Monochrome Watches
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The Grand Seiko Hi-Beat SLGH005 “White Birch”

Probably one of (if not the) most impressive dials of 2021...

calendar | ic_dehaze_black_24px By Brice Goulard | ic_query_builder_black_24px 13 min read |
Grand Seiko SLGH005 White Birch Hi-Beat Caliber 9SA5

The presentation in early 2020 of the Grand Seiko “White Birch” or “Shirakaba” already gave us a great impression and it clearly was one of the watches I was eager to see in the metal. There’s no turning around, this SLGH005 represents the best of what GS can do for its permanent, classic collection. Mechanical noblesse, slightly renewed design language merged with respect of the brand’s traditions, exquisite finishing and a dial that is out of this world. And having this piece with us at the office for a review only confirmed what we imagined. So let’s have a closer look at this new Grand Seiko Hi-Beat SLGH005 White Birch.

Background

This SLGH005 is a new reference in the brand’s collection but isn’t entirely a novelty. It is built on existing foundations, which were introduced in the context of Grand Seiko’s 60th-anniversary, celebrated back in March 2020. What this SLGH005 is the first model in the permanent collection to be equipped with both a new design language and, most importantly, the brand’s new automatic movement, featuring an innovative escapement, the Hi-Beat Calibre 9SA5. In tune with the jubilee celebrations, Grand Seiko indeed presented this new movement, inside a limited edition gold watch, the reference SLGH002 – the starting point here, as we’re basically talking about identical watches here, with just different materials and colours.

Grand Seiko Elegance 60th Anniversary SLGH002 New Hi-Beat Calibre 9SA5
The Grand Seiko Elegance 60th Anniversary SLGH002, which introduced in March 2020 a new case design and the Hi-Beat Calibre 9SA5

Then, still part of the 60th-anniversary collection, Grand Seiko unveiled a stainless steel limited edition with a blue dial, the reference SLGH003. Now with the SLGH005 White Birch, both the case’s design and this movement are appearing in the brand’s catalogue in non-limited production. And, in addition, there’s this new dial… and what a dial it is.

The new Grand Seiko Hi-Beat SLGH005

Whatever the fact that the White Birch is a mix of already existing elements, it remains one great surprise. Creating an innovative movement and offering it in limited edition models is a thing. Producing it on a larger scale and being confident enough in its reliability and precision is another. So, in addition to launching a new model with the SLGH005, Grand Seiko is also sending the message that the Calibre 9SA5 and its Dual Impulse Escapement are here to stay and they do indeed perform in the real world. Innovation for the sake of innovation is not something you’ll see at Grand Seiko.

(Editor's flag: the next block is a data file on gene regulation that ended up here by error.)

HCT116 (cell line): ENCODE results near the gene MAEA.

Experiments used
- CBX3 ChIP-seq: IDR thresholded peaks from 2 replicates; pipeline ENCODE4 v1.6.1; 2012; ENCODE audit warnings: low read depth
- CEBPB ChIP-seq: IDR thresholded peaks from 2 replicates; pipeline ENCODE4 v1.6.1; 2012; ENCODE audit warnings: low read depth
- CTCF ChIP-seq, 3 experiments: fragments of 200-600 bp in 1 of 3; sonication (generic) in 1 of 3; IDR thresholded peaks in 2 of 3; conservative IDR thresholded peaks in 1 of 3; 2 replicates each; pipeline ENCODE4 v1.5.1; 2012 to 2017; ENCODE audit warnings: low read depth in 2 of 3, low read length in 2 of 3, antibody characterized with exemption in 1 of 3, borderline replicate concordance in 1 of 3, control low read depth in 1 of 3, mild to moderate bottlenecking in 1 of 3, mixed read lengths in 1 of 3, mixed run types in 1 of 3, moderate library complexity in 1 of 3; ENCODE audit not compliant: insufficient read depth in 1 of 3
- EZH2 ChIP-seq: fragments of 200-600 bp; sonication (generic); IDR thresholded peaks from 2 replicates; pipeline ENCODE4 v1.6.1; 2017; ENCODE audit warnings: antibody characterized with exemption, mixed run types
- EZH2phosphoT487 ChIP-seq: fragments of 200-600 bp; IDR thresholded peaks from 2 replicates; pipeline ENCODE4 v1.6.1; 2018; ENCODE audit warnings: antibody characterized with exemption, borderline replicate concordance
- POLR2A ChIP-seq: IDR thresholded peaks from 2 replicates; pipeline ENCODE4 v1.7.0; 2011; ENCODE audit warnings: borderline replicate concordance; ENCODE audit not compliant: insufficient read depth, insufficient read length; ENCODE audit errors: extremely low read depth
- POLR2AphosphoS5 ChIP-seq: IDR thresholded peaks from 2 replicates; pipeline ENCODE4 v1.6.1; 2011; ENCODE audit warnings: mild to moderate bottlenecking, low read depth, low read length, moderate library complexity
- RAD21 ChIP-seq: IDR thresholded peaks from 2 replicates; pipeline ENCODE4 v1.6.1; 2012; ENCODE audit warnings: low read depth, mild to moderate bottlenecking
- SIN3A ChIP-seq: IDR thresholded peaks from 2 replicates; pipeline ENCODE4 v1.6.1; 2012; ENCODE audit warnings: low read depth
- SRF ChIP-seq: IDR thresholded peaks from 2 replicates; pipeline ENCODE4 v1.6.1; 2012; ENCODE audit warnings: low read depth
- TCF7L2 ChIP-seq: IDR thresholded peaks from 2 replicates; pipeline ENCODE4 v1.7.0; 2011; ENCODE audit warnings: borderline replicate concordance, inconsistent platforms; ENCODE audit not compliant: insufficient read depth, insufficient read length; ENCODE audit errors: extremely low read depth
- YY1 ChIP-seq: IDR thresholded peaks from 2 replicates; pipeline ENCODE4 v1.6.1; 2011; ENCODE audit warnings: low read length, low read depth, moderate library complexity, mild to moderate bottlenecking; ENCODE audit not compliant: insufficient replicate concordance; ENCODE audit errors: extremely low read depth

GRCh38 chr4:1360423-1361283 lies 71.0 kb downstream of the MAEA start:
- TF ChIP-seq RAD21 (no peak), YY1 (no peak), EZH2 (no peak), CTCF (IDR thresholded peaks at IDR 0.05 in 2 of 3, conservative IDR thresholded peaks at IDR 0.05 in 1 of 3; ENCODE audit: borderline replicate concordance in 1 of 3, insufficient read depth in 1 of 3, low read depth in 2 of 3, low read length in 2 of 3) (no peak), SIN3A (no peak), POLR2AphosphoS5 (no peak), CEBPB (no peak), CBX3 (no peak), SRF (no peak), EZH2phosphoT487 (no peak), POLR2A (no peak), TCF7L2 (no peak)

Grand Seiko SLGH005 White Birch Hi-Beat Caliber 9SA5

So let’s start deciphering this new Grand Seiko Hi-Beat SLGH005. There’s a lot to say, simply because there’s a lot going on with this watch. There’s no forgettable parts, no side of this watch that would simply let you say, “ok, let’s move to something else” and look at another detail. Case, dial, hands and indexes, crystal, movement, and even the bracelet have stories to tell. That could have come at the risk of being overdone, though, but it’s not. One important thing with this SLGH005 is also about its consistency and coherence.

Grand Seiko SLGH005 White Birch Hi-Beat Caliber 9SA5

Let’s start with the case. First of all, the good news comes from the proportions. 40mm in diameter, 11.7mm in height, 47mm lug-to-lug. Classic dimensions for an all-rounder watch, in line or even slightly smaller than competitors such as the Rolex Datejust 41. Also, due to a pleasantly curved profile, a thin caseband (with some of the height absorbed by the crystal and the caseback) and a nice integration of the bracelet, the watch sits very comfortably on the wrist and feels balanced. It “hugs” the wrist nicely and will be a great daily companion.

Grand Seiko SLGH005 White Birch Hi-Beat Caliber 9SA5

Design-wise, there’s no doubt regarding the provenance. The SLGH005 White Birch is, undeniably, part of Grand Seiko’s design codes. However, just like the SLGH002 that introduced this case, it feels modernized, slightly different and, mostly, extremely well executed. Already in the past years, Grand Seiko watches always felt impressively manufactured and this new generation only increases this feeling. The level of precision and details, in this price range (but even in higher ranges), is simply stunning. The dividing lines between brushed and polished surfaces are perfectly clean and the finishing themselves are flawless.

Specifically, the Zaratsu (distortion-free) polished surfaces never cease to amaze me. Some details are very refined, like the bezel for instance, with its vertically brushed top surface and polished sides. In the same vein, a small polished inner chamfer sits inside the lugs, animating the case and also adding a sense of luxury. There’s finally a very pleasant shine to this watch, but not in an ostentatious way. The watch is topped by a nice box-shaped sapphire crystal, adding a warmer touch, and is 100m water-resistant, which is always pleasant. It even features lug holes, in case you want to remove the bracelet.

Grand Seiko SLGH005 White Birch Hi-Beat Caliber 9SA5

But it is time to talk about the big deal with the SLGH005, its white birch-inspired (or Shirakaba if you want to play it Japanese all the way). It is well known now that Grand Seiko masters textured dials, something that really started to become famous with the Snowflake watch. For this model, the brand once again takes inspiration from the environment that surrounds its manufacture, the dial being a reference to the forests that thrive in northern parts of Japan and that grow in profusion near the Grand Seiko Studio Shizukuishi where this watch is made.

Grand Seiko SLGH005 White Birch Hi-Beat Caliber 9SA5